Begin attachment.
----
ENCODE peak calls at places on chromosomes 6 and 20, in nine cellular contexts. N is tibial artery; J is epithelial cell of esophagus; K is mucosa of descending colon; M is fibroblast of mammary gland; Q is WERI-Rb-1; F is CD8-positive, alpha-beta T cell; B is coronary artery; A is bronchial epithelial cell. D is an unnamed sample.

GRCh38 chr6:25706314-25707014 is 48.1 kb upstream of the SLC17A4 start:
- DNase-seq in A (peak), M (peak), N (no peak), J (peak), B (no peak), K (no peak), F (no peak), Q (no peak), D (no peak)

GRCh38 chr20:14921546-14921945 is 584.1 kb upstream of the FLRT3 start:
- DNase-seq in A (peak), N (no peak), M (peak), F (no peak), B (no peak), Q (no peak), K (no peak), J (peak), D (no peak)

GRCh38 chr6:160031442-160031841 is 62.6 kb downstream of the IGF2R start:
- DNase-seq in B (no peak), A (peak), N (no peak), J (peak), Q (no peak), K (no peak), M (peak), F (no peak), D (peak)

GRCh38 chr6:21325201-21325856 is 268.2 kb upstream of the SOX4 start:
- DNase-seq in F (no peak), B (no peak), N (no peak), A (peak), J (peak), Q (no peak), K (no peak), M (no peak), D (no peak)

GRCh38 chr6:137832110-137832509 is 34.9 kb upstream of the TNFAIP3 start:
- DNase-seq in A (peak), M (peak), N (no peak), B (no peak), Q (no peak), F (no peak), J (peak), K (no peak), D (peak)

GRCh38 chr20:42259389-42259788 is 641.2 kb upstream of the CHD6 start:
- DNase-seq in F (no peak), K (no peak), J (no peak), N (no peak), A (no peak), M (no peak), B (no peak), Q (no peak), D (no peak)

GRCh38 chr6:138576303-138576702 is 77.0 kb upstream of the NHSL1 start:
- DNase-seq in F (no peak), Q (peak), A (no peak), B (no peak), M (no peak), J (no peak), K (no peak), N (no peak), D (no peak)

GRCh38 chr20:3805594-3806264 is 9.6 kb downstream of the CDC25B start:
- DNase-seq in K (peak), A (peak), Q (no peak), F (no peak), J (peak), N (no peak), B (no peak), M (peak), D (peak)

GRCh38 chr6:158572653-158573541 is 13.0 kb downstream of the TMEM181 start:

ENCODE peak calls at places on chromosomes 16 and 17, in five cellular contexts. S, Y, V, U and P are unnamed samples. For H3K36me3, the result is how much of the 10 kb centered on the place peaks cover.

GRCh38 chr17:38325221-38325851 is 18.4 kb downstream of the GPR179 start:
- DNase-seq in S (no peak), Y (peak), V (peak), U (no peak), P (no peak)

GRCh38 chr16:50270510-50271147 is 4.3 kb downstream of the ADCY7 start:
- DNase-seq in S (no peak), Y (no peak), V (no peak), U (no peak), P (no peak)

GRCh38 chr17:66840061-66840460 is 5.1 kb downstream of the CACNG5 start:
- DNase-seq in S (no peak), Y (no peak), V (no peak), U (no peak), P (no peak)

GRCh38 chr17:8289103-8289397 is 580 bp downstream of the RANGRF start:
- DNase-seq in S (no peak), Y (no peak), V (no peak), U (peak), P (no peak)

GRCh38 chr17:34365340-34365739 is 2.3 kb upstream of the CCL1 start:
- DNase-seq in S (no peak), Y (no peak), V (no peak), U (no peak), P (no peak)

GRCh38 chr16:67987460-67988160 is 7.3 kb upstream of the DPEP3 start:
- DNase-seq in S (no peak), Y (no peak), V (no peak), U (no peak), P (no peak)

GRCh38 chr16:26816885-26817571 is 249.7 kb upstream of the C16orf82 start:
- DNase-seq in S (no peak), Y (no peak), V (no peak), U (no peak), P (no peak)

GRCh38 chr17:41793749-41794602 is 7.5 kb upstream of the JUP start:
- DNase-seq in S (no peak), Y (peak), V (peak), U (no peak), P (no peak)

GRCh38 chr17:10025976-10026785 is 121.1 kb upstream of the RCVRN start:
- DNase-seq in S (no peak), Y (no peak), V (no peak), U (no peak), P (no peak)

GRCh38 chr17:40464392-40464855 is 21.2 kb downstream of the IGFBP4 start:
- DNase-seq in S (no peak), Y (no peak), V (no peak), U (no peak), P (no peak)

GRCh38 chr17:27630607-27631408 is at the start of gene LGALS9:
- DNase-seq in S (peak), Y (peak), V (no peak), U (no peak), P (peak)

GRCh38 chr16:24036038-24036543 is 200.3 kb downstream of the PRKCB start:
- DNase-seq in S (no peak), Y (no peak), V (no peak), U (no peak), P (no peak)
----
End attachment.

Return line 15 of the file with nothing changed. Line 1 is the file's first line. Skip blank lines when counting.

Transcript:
- DNase-seq in F (no peak), Q (peak), A (no peak), B (no peak), M (no peak), J (no peak), K (no peak), N (no peak), D (no peak)